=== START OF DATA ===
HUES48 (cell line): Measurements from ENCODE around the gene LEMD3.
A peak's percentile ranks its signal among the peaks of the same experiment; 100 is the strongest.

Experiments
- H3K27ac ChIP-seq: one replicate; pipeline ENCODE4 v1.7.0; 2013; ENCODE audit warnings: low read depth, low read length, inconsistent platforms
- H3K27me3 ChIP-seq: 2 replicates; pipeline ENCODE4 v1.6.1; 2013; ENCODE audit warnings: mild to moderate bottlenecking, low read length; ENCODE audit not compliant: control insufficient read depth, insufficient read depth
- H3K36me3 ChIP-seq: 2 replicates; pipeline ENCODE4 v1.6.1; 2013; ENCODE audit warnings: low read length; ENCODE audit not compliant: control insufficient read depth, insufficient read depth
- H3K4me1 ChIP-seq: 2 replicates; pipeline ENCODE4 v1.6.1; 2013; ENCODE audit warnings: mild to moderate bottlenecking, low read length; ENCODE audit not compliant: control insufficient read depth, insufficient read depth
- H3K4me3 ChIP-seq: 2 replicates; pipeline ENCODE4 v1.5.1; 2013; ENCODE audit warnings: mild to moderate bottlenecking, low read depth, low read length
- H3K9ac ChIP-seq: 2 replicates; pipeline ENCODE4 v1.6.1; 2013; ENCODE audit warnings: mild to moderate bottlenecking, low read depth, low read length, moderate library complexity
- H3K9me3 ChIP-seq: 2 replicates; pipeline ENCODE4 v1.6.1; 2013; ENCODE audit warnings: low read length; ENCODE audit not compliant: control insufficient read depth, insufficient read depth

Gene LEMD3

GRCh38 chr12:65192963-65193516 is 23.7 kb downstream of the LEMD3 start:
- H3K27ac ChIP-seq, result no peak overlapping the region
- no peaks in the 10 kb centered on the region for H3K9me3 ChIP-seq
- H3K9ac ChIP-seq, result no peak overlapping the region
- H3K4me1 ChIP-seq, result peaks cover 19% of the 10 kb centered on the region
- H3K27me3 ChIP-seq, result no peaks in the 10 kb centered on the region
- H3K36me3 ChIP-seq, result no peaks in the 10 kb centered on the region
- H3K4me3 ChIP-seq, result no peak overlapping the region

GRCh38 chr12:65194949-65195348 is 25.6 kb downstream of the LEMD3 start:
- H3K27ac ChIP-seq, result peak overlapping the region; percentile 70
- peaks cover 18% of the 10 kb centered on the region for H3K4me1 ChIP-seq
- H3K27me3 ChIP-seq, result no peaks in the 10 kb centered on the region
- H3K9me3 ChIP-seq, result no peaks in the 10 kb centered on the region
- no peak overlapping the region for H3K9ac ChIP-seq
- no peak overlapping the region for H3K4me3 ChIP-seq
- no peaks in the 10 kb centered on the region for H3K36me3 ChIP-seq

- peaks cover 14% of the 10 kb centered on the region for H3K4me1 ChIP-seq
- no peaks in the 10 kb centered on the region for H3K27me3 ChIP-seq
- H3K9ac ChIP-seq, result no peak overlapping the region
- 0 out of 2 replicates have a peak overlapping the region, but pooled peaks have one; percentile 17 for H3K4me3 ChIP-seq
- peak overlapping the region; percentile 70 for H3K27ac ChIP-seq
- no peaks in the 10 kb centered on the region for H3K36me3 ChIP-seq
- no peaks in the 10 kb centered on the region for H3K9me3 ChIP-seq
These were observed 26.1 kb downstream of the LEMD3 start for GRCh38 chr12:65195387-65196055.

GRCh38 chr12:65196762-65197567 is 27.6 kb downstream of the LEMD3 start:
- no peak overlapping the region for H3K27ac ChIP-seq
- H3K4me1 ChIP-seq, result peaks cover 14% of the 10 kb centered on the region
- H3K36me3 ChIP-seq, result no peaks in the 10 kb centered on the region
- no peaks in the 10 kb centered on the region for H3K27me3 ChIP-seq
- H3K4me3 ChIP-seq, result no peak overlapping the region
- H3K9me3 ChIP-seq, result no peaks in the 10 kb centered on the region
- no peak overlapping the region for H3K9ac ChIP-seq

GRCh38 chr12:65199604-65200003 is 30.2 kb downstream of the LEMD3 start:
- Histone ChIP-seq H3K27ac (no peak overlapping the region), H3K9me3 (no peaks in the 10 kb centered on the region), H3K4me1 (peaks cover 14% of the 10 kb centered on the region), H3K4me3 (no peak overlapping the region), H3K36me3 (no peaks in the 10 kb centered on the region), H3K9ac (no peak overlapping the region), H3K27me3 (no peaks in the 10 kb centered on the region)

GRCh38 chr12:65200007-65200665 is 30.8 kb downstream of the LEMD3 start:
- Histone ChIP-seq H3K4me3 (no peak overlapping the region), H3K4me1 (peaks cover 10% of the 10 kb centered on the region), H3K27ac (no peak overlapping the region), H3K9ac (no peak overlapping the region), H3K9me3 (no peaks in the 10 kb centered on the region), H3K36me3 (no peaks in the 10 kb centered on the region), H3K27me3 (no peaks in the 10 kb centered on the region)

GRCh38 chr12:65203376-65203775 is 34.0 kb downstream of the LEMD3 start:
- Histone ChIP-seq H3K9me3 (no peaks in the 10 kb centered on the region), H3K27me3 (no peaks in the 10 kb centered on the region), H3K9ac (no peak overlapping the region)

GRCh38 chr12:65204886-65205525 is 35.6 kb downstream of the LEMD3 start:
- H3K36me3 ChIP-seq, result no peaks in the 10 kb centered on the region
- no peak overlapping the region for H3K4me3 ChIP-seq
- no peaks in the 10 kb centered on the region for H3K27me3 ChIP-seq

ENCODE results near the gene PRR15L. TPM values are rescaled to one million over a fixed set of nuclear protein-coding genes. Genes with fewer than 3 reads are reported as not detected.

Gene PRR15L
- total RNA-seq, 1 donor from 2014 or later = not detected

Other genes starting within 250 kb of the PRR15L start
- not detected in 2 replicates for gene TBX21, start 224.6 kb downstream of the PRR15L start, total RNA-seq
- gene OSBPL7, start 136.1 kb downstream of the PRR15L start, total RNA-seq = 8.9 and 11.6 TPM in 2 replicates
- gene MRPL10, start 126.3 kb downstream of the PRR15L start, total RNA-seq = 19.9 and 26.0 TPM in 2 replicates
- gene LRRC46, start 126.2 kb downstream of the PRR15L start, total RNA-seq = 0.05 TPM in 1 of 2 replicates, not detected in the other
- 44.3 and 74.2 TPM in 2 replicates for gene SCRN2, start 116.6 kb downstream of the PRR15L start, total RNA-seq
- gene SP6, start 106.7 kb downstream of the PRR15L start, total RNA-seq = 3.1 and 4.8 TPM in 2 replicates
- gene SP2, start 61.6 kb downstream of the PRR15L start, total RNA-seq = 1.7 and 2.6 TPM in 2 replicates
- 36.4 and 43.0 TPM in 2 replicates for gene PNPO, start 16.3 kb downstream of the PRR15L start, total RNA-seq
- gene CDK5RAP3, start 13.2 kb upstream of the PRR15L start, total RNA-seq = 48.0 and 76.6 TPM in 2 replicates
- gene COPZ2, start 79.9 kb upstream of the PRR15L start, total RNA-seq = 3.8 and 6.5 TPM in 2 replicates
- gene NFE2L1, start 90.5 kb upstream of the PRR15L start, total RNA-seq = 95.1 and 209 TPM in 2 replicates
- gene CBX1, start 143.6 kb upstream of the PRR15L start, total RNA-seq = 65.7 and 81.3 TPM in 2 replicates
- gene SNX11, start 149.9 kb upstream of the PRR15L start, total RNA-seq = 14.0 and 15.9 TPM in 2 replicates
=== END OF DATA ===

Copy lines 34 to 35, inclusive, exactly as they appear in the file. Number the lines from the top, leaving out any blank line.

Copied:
- no peaks in the 10 kb centered on the region for H3K9me3 ChIP-seq
These were observed 26.1 kb downstream of the LEMD3 start for GRCh38 chr12:65195387-65196055.